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Reconciliation in the Midlands

Reconciliation in the Midlands

Last year, in the English midlands city of Wolverhampton discovered human remains during construction of a new city market. Eventually 20 sets of remains would be found, children under age 7, who had been buried around the Temple Street Independent Chapel in the eighteenth century.

 

The chapel served a congregation of dissenters from the Church of England. As dissenters, they would not have been allowed burial at an Anglican church. And as times changed, the Temple and its graveyard were forgotten and built over.

 

The hard divisions and hard feelings over religion those buried would have known have long eased, and it became important to the city to honor these remains with dignity.

 

Head of business services at Wolverhampton Council, Colin Parr, said: “We felt it was appropriate to show them the service that the citizens of the city deserved and to mark with a plaque also at the new market. We’ve done them proud and I hope people see that, there was a lot of dignity in the service, it was a fitting send off.”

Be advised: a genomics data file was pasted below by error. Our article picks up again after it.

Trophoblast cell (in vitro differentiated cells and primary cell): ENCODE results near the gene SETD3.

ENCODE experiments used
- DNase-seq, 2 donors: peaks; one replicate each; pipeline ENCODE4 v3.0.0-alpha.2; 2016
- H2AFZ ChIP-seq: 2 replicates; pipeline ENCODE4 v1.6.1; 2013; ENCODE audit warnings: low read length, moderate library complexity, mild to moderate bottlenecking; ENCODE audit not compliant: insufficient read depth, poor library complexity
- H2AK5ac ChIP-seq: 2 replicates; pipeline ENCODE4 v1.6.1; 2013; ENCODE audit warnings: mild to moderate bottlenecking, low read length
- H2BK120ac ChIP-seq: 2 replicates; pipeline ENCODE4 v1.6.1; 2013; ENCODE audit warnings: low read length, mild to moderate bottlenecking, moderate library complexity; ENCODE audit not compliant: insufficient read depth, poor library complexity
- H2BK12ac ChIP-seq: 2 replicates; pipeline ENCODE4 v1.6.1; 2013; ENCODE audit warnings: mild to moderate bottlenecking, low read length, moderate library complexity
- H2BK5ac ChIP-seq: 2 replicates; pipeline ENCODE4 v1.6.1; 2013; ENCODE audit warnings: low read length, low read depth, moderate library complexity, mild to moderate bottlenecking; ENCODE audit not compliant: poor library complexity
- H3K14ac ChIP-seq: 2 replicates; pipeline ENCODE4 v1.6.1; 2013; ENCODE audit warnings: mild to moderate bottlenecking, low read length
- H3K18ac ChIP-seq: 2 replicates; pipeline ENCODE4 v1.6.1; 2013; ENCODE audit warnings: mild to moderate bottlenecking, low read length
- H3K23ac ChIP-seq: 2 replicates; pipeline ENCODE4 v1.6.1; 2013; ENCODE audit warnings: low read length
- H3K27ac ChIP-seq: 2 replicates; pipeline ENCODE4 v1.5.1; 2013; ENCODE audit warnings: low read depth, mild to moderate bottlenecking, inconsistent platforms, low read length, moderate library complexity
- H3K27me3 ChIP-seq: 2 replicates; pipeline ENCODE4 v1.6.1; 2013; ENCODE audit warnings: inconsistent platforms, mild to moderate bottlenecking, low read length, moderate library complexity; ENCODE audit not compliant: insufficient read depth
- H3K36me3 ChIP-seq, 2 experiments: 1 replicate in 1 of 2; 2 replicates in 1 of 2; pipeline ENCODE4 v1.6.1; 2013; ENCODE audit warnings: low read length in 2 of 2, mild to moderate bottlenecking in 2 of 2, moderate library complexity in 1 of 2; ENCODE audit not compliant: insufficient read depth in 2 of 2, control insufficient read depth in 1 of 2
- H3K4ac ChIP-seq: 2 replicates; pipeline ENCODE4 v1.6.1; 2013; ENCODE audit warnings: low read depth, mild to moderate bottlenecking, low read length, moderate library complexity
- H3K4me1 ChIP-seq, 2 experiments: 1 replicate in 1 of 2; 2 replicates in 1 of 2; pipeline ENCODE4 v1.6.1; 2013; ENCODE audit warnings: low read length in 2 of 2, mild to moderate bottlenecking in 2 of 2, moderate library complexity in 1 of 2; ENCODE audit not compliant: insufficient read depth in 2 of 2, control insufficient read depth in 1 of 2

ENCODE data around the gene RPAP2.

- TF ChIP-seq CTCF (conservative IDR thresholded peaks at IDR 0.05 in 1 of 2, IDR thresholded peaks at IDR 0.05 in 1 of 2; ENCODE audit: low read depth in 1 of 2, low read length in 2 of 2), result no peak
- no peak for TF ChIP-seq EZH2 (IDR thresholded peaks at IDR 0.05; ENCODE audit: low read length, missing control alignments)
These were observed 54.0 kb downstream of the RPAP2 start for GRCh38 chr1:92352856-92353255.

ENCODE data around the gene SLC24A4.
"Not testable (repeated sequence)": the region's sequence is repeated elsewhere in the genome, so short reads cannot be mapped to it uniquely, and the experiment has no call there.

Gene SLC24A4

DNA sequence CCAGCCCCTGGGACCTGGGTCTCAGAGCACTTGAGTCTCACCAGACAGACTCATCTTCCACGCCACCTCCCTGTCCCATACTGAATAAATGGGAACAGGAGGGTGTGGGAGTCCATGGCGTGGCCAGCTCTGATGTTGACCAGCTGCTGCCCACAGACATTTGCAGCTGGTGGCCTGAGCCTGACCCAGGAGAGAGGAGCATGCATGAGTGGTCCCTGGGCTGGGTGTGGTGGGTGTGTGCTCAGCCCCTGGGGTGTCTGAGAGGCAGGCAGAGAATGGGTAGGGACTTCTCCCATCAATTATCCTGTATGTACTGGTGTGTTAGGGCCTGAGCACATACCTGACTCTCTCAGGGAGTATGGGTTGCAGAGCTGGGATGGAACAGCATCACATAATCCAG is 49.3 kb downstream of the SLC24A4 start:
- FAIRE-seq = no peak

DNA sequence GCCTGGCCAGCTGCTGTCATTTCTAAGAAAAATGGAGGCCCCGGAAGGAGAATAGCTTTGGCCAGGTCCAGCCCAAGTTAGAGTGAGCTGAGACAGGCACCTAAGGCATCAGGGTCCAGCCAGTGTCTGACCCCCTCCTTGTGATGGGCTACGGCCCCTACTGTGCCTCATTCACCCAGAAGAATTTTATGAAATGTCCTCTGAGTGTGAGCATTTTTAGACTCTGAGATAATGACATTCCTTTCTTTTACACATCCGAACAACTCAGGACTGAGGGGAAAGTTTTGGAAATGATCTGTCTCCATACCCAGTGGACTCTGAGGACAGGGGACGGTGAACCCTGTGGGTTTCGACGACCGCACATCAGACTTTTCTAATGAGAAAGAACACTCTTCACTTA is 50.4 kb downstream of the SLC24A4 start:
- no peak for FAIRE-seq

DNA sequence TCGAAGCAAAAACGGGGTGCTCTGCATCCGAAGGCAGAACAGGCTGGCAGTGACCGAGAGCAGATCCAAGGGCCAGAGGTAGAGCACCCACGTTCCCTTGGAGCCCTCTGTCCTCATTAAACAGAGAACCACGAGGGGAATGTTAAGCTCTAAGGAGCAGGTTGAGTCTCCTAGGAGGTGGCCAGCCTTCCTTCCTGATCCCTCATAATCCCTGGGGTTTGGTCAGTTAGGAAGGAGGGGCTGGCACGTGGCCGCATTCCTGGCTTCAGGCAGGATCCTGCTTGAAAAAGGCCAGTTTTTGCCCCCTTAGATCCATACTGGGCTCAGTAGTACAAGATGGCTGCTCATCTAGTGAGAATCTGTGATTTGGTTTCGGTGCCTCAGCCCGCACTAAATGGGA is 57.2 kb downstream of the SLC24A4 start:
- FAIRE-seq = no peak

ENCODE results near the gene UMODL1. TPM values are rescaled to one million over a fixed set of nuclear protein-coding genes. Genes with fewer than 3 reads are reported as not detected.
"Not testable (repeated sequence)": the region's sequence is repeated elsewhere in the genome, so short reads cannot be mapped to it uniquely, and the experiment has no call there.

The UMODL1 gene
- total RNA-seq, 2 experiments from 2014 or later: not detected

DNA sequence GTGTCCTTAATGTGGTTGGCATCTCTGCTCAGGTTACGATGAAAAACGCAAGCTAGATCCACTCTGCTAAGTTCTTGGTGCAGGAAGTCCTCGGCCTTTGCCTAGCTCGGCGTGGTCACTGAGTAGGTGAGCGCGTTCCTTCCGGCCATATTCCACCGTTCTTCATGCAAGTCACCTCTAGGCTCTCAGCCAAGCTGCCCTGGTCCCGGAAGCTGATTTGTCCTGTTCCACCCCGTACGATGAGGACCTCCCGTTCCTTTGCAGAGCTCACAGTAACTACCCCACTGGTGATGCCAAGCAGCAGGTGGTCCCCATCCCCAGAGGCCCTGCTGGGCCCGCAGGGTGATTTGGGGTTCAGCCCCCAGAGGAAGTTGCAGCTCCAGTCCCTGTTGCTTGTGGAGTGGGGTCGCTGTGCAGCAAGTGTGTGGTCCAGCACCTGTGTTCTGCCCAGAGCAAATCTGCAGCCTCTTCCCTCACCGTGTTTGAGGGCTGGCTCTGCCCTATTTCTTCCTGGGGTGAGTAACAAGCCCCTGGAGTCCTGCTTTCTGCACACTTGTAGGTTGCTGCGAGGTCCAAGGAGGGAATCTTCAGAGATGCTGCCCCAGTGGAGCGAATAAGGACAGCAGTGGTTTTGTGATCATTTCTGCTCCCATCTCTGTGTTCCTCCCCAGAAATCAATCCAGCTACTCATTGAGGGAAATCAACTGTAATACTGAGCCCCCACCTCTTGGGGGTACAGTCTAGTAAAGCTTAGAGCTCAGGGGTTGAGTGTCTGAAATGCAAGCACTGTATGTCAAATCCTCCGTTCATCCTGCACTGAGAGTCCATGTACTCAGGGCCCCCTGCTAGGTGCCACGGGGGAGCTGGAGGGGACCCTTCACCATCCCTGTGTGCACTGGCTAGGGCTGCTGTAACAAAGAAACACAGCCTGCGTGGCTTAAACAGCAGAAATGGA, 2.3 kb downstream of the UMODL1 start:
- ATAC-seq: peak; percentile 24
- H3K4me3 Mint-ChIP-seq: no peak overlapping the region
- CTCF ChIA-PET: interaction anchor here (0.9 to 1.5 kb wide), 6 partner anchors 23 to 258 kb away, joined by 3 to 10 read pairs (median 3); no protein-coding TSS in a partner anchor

After the placing of a plaque at the new city market, a service for reburial was held at St John’s church, led by the rector, the Rev David Wright, based on the 16th Century Book of Common Prayer.

 

The Rev David Wright said;

“These are people who were buried at a chapel nearby, which would have been in the parish of St John, so it’s the most local church for their reburial. There’s a dignity in that.

When people are buried the idea is that they are buried permanently but if their remains are accidentally disturbed as in this case, then the appropriate thing is to rebury them with a proper service. Everything in the service was of an age of when those people were buried, so we tried as best we can to give them something familiar to them.

It’s always the idea that when someone is buried its permanent, but inevitably as time goes on remains are accidentally discovered, and the appropriate thing to do is remove the remains and and bury them in a cemetery which is rather more peaceful than beneath a market. There has been a good balance from the council, at all times there has been due dignity to the remains and a very thorough archaeological investigation, the market has moved on and is a great asset to the city.”

 

From the church, the remains were driven past an honor guard at the new market where they had been discovered before proceeding to their new resting places at the Wolverhampton Council’s Danescourt Cemetery

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